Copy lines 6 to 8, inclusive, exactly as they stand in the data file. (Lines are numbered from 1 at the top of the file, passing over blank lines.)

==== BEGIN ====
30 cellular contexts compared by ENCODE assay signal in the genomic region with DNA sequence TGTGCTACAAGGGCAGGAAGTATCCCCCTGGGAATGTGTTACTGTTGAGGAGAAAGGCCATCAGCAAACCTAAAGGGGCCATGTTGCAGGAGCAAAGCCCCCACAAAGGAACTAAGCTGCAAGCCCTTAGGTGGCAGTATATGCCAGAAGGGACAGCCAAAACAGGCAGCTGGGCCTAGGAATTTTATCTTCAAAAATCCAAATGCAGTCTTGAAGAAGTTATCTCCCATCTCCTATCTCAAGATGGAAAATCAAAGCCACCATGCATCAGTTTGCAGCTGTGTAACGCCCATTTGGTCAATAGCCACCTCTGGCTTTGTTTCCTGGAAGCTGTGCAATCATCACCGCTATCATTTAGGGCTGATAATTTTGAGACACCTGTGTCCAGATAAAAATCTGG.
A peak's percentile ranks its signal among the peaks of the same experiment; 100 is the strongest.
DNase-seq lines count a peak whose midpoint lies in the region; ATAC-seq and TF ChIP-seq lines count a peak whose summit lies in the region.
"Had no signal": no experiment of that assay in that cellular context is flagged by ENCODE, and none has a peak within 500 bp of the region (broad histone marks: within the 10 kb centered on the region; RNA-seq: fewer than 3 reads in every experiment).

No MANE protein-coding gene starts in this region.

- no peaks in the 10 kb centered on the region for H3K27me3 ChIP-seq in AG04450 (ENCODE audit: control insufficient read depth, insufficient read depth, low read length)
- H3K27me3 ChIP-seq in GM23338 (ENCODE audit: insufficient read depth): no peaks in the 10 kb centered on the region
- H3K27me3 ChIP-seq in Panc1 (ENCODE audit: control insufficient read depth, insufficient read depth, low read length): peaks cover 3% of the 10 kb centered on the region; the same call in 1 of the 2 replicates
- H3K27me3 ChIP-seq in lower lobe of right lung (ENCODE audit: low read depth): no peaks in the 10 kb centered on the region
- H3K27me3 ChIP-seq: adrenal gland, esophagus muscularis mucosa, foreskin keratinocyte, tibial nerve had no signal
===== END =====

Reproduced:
- no peaks in the 10 kb centered on the region for H3K27me3 ChIP-seq in AG04450 (ENCODE audit: control insufficient read depth, insufficient read depth, low read length)
- H3K27me3 ChIP-seq in GM23338 (ENCODE audit: insufficient read depth): no peaks in the 10 kb centered on the region
- H3K27me3 ChIP-seq in Panc1 (ENCODE audit: control insufficient read depth, insufficient read depth, low read length): peaks cover 3% of the 10 kb centered on the region; the same call in 1 of the 2 replicates